March 14, 2015 3:09:28 am
Despite around 68 per cent of disputed claims made under the Forest Rights Act, 2006, having being reviewed and resettled, Gujarat continues to lag behind several states, many of them battling left wing extremism, when it comes to distribution of title deeds of land deeds claimed by tribals under the Act.
Data compiled by the Union Ministry of Tribal Affairs in a “status report on implementation of ST and other traditional forest dwellers (recognition of forest rights) Act, 2006,” shows that Gujarat has distributed land to only 38.10 per cent claimants.
Out of 190,051 claims received so far, only 72,418 title deeds have been distributed. The state government had formed a Tribal Advisory Committee under the chairmanship of CM in June 2011 to review claims that were rejected at various committee levels, helping reduce number of claims that were disposed of earlier.
According to the state tribal development department, 87,181 claims, or 68 per cent out of 1,28,000 claims have been reviewed and disposed of by the district-level committee headed by collector under and rest of the claims are under review. These are among claims that were earlier rejected.
But this has not helped the state improve disposition of claims on land made by tribal dwellers, as at least seven other states are ahead of Gujarat in disposing claims. These include Tripura (65.97%), Kerala (65.53%), Orissa (56.46%), Rajasthan (48.93%), Maharashtra (41.69%), Chhatisgarh (41.15%), and Andhra Pradesh (41.20%).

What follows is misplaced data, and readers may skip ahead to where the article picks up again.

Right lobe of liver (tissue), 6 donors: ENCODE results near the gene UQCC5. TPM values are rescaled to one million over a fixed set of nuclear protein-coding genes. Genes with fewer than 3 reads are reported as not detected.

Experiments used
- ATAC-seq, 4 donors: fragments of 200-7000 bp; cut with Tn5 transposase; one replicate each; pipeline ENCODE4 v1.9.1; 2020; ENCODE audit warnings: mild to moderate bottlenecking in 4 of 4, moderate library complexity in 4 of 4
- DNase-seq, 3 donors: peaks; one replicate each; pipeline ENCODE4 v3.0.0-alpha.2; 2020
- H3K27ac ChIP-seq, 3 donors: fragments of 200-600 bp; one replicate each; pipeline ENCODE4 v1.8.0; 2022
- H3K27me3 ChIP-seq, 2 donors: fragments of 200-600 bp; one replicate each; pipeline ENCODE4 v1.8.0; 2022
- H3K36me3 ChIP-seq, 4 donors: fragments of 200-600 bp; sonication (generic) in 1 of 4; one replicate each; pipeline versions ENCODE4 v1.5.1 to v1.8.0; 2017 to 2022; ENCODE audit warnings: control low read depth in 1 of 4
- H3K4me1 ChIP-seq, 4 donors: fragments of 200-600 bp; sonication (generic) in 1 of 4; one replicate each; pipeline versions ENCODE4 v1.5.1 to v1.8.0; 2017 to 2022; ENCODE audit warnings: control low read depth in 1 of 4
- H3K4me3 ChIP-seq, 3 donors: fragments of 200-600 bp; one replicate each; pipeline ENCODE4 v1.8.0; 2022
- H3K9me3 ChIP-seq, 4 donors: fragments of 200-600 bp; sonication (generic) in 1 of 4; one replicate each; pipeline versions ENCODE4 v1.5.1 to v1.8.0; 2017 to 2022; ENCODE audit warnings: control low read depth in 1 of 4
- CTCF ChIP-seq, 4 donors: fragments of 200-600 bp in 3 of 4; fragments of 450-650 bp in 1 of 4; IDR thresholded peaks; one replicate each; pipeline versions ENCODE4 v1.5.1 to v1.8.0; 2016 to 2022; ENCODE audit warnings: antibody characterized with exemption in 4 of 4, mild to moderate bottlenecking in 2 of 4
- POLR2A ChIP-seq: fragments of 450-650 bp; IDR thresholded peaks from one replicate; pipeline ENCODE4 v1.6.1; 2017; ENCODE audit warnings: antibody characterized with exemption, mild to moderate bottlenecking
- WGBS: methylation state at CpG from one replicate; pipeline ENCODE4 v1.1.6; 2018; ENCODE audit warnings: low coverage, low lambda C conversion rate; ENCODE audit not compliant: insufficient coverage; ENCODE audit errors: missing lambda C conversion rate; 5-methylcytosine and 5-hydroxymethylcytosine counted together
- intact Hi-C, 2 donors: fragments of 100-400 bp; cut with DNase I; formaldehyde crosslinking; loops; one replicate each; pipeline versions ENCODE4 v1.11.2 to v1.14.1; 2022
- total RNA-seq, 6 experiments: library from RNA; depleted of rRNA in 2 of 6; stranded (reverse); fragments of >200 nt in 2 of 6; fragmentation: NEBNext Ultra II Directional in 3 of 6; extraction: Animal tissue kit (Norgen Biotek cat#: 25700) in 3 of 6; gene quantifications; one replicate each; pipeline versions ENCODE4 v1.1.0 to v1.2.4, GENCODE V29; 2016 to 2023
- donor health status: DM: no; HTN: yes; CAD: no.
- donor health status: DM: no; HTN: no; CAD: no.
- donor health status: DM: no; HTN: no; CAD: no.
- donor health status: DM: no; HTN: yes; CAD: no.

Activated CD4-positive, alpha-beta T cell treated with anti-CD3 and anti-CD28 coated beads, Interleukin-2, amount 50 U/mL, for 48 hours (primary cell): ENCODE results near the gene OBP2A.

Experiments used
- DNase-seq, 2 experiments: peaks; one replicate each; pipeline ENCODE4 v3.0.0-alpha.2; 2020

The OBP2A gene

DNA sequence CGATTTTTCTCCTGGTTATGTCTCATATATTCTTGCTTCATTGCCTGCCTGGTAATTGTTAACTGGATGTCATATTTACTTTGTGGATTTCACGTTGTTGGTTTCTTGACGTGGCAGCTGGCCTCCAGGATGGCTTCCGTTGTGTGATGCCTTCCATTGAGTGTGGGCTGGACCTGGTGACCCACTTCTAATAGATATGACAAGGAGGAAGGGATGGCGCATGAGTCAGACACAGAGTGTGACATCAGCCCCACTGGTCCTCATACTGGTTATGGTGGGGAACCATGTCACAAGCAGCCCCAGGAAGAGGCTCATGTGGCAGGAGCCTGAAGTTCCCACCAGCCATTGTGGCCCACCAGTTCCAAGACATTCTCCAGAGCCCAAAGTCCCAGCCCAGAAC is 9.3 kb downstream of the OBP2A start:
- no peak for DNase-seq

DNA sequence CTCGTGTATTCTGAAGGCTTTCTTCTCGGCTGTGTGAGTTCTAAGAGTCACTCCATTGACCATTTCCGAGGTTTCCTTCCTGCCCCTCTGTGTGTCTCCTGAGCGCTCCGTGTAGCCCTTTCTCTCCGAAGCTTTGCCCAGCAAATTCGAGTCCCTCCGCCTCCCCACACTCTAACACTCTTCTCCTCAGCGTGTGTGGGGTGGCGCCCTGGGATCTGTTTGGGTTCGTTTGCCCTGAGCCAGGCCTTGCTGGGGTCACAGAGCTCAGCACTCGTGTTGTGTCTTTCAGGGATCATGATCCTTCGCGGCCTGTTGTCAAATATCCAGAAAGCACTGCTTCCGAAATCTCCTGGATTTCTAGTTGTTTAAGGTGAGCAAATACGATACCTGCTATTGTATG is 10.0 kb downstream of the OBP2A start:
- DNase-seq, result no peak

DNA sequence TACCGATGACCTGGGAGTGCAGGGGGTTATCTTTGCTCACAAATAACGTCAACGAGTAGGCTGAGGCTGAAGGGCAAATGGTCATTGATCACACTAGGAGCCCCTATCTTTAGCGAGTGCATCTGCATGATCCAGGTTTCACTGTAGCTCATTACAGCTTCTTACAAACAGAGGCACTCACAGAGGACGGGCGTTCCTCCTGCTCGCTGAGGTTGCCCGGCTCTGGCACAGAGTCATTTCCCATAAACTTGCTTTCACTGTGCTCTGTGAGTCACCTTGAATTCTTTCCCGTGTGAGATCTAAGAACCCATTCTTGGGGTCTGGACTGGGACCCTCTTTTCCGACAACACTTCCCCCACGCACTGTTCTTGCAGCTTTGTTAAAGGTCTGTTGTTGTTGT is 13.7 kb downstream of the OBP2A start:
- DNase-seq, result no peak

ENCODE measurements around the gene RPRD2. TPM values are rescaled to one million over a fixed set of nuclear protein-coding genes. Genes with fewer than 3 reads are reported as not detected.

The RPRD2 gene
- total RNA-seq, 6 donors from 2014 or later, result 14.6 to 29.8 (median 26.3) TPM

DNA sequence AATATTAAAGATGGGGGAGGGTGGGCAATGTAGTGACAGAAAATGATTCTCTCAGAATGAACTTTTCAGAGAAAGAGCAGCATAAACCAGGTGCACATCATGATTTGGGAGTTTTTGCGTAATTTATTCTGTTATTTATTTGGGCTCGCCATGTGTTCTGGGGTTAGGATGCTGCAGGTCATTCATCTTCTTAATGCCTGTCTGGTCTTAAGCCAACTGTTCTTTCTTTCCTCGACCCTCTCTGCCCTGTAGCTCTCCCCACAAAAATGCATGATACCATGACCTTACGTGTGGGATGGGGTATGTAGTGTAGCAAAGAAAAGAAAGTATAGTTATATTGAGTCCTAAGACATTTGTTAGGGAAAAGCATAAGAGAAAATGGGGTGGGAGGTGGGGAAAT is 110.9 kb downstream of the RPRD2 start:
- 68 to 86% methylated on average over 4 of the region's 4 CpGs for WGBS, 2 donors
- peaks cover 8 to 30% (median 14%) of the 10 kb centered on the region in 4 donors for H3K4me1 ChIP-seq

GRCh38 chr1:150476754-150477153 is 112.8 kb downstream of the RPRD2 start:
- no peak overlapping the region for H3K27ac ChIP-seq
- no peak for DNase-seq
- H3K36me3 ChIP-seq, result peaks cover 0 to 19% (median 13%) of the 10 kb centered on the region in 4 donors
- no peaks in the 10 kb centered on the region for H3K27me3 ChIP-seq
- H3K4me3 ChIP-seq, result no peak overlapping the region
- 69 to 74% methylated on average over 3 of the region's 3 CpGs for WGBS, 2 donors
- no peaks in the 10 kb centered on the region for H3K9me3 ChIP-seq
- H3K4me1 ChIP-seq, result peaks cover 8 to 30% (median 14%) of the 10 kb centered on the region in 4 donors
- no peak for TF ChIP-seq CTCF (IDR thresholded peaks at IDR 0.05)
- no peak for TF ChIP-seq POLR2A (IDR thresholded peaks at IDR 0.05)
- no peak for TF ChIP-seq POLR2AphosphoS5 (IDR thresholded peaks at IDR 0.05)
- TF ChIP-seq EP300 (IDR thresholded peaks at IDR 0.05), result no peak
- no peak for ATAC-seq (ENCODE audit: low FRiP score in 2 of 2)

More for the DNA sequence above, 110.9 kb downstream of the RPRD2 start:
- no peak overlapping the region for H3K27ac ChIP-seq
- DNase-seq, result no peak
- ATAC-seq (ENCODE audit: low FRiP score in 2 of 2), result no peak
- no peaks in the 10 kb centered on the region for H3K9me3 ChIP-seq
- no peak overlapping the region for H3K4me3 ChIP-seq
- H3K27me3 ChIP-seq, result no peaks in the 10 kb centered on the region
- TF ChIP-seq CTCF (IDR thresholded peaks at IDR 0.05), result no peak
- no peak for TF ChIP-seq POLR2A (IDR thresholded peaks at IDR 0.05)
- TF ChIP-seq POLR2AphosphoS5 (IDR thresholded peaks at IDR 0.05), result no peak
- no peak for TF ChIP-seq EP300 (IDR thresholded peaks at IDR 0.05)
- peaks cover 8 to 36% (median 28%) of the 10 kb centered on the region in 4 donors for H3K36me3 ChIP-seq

Of these states, Orissa, Andhra Pradesh, Chhatisgarh and Maharashtra are Naxal affected. Gujarat has 89.17 lakh tribal population spread across 14 districts and is not touched by the menace of Naxalism unlike many other states.
“Committees at various levels made to dispose of claims under the Act are working in tandem to ensure their fast settlement. The state government has also earmarked Rs 10 crore each in budgets in 2014 and 2015 for providing special training to tribals who have received land as per claims. We provide them scientific training in irrigation techniques, agriculture and horticulture. The basic purpose is to help them improve their livelihood through land that are given to their possession,” said secretary, tribal development, Ramesh Chandra Meena.
Data in the report reveals that while a large number of claims are cleared by the village panchayat level committees, the clearance at sub-divisional level committees drop significantly. As many as 98.15 per cent of total claims – or 186,495 out of 190,051 claims – were cleared by gram sabha committees but sub-divisional committees cleared only 39 per cent of these claims. The claims undergoes further scrutiny at district-level committees.
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